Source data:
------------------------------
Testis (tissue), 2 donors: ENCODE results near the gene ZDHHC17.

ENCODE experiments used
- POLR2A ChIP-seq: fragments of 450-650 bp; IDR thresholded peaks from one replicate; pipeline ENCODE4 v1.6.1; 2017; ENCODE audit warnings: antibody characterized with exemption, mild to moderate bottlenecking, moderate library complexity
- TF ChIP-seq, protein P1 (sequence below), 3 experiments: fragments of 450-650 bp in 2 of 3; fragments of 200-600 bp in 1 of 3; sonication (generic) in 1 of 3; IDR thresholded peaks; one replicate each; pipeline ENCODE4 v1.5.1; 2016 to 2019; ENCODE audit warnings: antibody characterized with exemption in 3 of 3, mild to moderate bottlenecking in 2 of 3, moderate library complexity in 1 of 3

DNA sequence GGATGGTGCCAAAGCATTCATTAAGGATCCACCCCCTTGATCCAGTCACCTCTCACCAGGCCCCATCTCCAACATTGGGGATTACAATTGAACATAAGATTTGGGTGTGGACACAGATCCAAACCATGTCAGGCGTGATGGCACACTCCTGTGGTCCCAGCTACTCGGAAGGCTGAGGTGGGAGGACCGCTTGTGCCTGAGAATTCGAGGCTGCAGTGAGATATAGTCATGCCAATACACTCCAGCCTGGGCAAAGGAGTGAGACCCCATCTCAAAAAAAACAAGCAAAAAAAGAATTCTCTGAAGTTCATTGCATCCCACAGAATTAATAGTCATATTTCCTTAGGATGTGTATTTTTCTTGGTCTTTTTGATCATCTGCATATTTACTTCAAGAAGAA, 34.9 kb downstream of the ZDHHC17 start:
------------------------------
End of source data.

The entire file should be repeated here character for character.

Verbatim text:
Testis (tissue), 2 donors: ENCODE results near the gene ZDHHC17.

ENCODE experiments used
- POLR2A ChIP-seq: fragments of 450-650 bp; IDR thresholded peaks from one replicate; pipeline ENCODE4 v1.6.1; 2017; ENCODE audit warnings: antibody characterized with exemption, mild to moderate bottlenecking, moderate library complexity
- TF ChIP-seq, protein P1 (sequence below), 3 experiments: fragments of 450-650 bp in 2 of 3; fragments of 200-600 bp in 1 of 3; sonication (generic) in 1 of 3; IDR thresholded peaks; one replicate each; pipeline ENCODE4 v1.5.1; 2016 to 2019; ENCODE audit warnings: antibody characterized with exemption in 3 of 3, mild to moderate bottlenecking in 2 of 3, moderate library complexity in 1 of 3

DNA sequence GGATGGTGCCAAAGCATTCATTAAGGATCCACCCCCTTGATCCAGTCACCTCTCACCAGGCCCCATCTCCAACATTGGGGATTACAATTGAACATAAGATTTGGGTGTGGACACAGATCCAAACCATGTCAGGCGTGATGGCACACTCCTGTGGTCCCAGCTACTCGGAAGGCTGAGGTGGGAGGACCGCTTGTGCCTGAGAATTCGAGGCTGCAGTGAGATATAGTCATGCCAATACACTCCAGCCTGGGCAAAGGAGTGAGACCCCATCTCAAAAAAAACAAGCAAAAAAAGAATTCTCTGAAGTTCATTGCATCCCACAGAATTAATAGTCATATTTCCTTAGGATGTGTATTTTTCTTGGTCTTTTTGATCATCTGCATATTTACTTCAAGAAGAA, 34.9 kb downstream of the ZDHHC17 start: